Review: ‘Murder on the Orient Express’ gives train movies a bad name

You’re watching closely, listening intently. You’re trying to follow Detective Poirot’s keen instinct, while trying to resist the fact that you’ve lost him many scenes ago. You’re accepting the clichés, for whatever they’re worth, because you’re hoping it will all pay off in the end.

And then, all of a sudden, the end is here – seemingly out of nowhere, with little fanfare and even fewer clues that the mystery was ever close to being solved. The payoff? Miniscule.

That’s what it’s like watching “Murder on the Orient Express,” a modern retelling of the 1934 Agatha Christie novel that will undoubtedly be overlooked by the more notable movies of Oscar Season, and one which wouldn’t be very memorable even if it was released in March.

“Murder” follows the presumably world-famous Hercule Poirot, and what he lacks in implied physical strength he makes up for in keen-eyed intellect as he goes around cracking the uncrackable crimes. No small detail slips by him unnoticed, as shown by his introductory sequence that might contain 90 percent of the film’s energy.

He’s proud of his reputation, but not boastful, which is why a few days on the Orient Express as he travels to London provides a seemingly welcome respite.

Only it doesn’t (shocker). When a suspicious art dealer is murdered on the train while it is simultaneously, conveniently, temporarily thrown off the tracks by a mini-avalanche, how else should Poirot decide to pass the time but by solving the mystery?

“Murder” is a film which – unlike its protagonist – doesn’t know where its priorities lie. The snazzy, self-aware attitude teased by its Imagine Dragons-infused marketing is nowhere to be seen, and by the end it’s clear the film is more concerned with making grand statements about justice and vigilantism. But in the context of its convoluted and rushed plot that feels like they forgot to film a few scenes, we don’t ever figure out why we should care.

Perhaps a bigger mystery at the core of the Kenneth Branagh-directed film is the way it utilizes its ensemble cast. It’s speckled with Academy Award-caliber talent portraying diverse personalities a la “The Hateful Eight.” But “Murder” is inexplicably more interested in Branagh’s Poirot, who treads the line between tolerable a slightly absurd for most of the time we’re with him. Seriously, put the FBI on this. WANTED: Consistently tolerable performances.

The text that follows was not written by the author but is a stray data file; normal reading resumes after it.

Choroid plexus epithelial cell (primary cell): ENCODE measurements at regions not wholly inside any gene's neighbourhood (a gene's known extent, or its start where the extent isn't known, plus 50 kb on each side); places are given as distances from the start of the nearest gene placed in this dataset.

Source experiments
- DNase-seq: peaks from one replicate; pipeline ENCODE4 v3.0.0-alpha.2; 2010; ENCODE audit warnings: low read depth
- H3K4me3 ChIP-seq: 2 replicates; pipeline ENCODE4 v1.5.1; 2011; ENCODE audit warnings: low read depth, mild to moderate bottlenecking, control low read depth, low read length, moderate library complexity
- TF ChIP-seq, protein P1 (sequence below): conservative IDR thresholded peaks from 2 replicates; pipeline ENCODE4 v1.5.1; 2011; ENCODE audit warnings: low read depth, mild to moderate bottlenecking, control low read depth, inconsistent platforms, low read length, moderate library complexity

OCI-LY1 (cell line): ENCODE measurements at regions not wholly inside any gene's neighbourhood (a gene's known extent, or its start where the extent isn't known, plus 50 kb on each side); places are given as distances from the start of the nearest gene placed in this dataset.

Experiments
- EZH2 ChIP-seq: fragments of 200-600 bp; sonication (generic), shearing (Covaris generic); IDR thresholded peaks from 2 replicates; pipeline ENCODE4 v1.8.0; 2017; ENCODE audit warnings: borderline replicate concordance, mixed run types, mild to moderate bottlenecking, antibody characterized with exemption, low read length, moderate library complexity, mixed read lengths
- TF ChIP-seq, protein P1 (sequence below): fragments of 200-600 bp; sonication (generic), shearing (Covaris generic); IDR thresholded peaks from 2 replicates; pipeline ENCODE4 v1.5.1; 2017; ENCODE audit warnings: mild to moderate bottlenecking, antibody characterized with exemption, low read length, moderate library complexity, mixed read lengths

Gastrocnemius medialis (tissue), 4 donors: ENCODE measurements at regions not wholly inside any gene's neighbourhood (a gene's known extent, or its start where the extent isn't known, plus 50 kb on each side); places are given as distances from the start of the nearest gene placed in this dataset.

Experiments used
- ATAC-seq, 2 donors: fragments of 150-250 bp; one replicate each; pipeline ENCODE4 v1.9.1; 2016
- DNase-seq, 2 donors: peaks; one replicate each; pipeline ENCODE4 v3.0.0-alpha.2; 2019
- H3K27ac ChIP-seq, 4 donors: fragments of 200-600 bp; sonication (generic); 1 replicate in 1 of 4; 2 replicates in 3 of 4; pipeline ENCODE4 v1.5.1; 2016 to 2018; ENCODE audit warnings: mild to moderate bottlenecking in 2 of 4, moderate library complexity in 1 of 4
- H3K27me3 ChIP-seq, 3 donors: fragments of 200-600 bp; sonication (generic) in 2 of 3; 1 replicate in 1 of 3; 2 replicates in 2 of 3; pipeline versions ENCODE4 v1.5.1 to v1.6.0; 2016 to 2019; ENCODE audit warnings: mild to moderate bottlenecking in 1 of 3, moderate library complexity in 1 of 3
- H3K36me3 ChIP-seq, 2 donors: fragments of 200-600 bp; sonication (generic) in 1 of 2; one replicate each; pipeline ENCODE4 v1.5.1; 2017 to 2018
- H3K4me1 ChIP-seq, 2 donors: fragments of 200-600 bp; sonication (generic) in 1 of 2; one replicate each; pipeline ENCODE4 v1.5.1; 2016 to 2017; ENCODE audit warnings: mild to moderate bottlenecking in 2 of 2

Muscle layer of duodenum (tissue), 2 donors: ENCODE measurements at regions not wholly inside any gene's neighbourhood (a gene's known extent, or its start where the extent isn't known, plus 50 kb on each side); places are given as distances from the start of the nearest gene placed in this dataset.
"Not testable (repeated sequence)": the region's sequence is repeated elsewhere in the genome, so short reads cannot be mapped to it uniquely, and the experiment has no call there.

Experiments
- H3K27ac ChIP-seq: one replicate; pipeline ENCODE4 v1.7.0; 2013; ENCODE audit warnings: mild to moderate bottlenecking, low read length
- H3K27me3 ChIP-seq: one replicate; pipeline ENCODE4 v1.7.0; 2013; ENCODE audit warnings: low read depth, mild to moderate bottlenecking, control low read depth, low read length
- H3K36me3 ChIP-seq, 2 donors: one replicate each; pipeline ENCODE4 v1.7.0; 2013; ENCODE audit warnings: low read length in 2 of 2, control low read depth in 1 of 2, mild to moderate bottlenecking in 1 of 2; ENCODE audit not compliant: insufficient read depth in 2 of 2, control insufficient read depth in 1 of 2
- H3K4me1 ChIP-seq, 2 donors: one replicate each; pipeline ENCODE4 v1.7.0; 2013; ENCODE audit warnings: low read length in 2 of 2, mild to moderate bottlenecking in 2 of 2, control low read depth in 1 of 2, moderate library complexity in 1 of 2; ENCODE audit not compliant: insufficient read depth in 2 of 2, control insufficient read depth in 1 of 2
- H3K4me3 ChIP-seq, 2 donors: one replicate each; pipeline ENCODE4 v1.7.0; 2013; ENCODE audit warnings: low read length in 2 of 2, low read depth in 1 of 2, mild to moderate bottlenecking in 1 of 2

Poirot’s dedication is authentic, but sometimes it’s a struggle to be fully on-board with Branagh’s depiction when it’s a cross between the Monopoly Man and a bumbling Inspector Clouseau. You’ll either not care about the individual “suspects” being considered or you simply forget about them, which is a shame considering how personal the plot turns as the dots begin to connect.

Up until the final moments, they’ve served as barely more than props.

Haris Zambarloukos is the eye behind the camera for “Murder,” and a lot of credit is owed to him for keeping the story as engaging as it is, even if its most engaging moments resemble a thriller with about a minute and 45 seconds of actual thrill. He does some interesting things with the lens, but in the end his talents can’t overcome a weak script and subpar direction.

The mysterious disappearance around the three-quarter mark of whatever humor and charm the film had for its first hour looms large, as does the sinking feeling that sets in when the audience realizes “Murder” isn’t nearly as thematically gripping as it needs to be to stand out in 2017.

It’s like your old uncle who likes to think he knows what’s hip, but really just ends up embarrassing you. Honestly, did the movie’s title have to steal the already-iconic look of one of last year’s best movies?

But perhaps that’s what Branagh intends – an ostensibly slow-burn of a film that, if nothing else, emits some semblance of a more classic form of moviemaking. You can pay close attention as our detective does, and perhaps even find out the killer before he does, but there’s still no emotional heft for it to mean anything once it’s all said and done.

That can make it a wonder of a film for some depending on your taste, but when Detective Poirot is still announcing an hour and a half into the proceedings that “There is a murderer within us!” it’s hard to believe Branagh was ever completely confident with what he had.

This isn’t the most absorbing mystery to grace the big screen in recent months, or even the best train movie in recent years. It might not be trying to be either. But most strikingly, the thing Branagh fails to recognize is that the question at the center of “Murder on the Orient Express” isn’t the whodunit as much as the whowantedthis.



“Murder on the Orient Express” is rated PG-13 for violence and thematic elements.

Starring: Kenneth Branagh, Penelope Cruz, Willem Dafoe, Judi Dench

Directed by Kenneth Branagh


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